Small businesses face stiff penalties under new data breaches scheme, Ombudsman warns
Wed 31 January 2018 - 12:49 pmNews | Security | Small Business | Tech
With just over three weeks until mandatory data breach reporting laws come into effect, the Australian Small Business and Family Enterprise Ombudsman (ASBFEO), Kate Carnell, has urged small businesses to ensure they are prepared as a matter of urgency.
From 22 February, organisations with personal information security obligations under the Privacy Act 1988 will be covered by the Notifiable Data Breaches (NDB) scheme, which is administered by the Office of the Australian Information Commissioner (OAIC).
According to the Ombudsman, where an individual is likely to suffer ‘serious harm’ due to an ‘unauthorised entity’ accessing their personal information from an organisation’s computer system, that organisation must notify the OAIC as well as the individual of the data breach.
She noted that an ‘unauthorised entity’ could refer to an employee, independent contractor or external third party (e.g. a hacker) and that ‘serious harm’ may include physical, psychological, emotional, financial or reputational harm.”
The Ombudsman said the NDB scheme carries significant financial penalties – up to $360,000 for individuals and $1.8 million for organisations – meaning small businesses that collects personal information from their customers and staff “can’t afford not to understand what the new laws mean to them”.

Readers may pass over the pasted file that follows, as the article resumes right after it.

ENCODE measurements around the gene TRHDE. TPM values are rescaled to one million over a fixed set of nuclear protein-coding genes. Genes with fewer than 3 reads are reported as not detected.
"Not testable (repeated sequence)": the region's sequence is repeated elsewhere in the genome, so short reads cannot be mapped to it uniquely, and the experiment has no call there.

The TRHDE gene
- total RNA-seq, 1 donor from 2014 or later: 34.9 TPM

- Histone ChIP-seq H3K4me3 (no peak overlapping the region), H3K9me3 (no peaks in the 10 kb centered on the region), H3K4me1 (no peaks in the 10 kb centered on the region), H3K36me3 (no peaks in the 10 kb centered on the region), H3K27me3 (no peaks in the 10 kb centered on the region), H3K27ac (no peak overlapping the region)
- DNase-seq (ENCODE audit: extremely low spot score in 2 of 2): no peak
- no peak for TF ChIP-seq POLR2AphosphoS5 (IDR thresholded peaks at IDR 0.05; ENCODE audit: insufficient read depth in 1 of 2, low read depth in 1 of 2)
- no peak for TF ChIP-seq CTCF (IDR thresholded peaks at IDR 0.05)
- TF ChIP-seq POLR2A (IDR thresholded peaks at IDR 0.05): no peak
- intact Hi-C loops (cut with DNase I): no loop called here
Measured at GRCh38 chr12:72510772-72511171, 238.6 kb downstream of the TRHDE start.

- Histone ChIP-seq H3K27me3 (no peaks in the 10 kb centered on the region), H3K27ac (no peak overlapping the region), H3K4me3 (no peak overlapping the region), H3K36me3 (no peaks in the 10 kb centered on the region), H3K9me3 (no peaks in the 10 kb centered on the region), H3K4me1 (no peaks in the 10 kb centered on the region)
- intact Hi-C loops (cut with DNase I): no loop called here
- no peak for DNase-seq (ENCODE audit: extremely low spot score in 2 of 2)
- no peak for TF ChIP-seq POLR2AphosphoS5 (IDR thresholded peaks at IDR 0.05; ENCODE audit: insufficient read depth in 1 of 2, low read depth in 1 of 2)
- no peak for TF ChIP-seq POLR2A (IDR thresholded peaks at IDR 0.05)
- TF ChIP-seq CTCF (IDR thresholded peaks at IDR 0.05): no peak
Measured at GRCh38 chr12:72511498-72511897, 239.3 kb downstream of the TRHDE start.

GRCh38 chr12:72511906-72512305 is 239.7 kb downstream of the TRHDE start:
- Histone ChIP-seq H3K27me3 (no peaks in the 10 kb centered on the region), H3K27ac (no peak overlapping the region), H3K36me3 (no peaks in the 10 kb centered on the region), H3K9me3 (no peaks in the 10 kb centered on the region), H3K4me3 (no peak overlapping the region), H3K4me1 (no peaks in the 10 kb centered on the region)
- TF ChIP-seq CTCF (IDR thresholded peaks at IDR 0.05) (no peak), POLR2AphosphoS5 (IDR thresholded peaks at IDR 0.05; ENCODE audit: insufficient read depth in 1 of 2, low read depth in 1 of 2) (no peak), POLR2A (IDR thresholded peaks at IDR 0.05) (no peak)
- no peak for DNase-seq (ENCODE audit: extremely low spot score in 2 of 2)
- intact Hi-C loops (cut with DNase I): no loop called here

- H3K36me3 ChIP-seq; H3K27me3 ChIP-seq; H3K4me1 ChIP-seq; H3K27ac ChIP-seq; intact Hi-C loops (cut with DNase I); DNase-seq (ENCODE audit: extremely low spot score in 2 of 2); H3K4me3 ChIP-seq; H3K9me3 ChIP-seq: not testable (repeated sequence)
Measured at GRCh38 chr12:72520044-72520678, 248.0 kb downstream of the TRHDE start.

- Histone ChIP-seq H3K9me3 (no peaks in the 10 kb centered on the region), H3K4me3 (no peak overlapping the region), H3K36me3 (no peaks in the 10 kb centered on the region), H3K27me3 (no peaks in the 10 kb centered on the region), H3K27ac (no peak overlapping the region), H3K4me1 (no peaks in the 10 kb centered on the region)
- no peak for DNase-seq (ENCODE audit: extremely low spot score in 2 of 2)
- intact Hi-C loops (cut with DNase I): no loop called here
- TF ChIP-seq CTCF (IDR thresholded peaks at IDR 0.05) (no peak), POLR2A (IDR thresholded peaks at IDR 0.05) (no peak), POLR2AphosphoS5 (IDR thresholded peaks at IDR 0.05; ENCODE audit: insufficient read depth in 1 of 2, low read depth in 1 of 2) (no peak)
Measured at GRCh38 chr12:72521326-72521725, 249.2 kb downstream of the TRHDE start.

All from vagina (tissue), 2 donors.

She continued, “Yet, I’ve read this morning a new study reporting 44 per cent of Australian businesses are not fully prepared. Another report by Telstra last year found 33 per cent of small businesses don’t take proactive measures to protect against cyber breaches.”
Carnell said information on what a breach is, how to report a breach, or how to take steps to avoid notification in a timely manner can be accessed from the OAIC website.
“With the new laws commencing in around three weeks, I suggest small business operators also read our Cyber Security Best Practice Guide, which was released this earlier month,” she said.
“This free guide will help small businesses understand the risks and how to prevent cyber-attacks. It explains very simply what cyber security is, who to talk to and provides links to further information.
“Small businesses are particularly vulnerable to sophisticated cyber criminals as they often lack the time and resources to properly investigate and understand this very real threat.
“Protect your business’s data like you would your office: lock up at night, don’t give the keys to anyone you don’t trust, and report any suspicious activity that takes place on your premises.”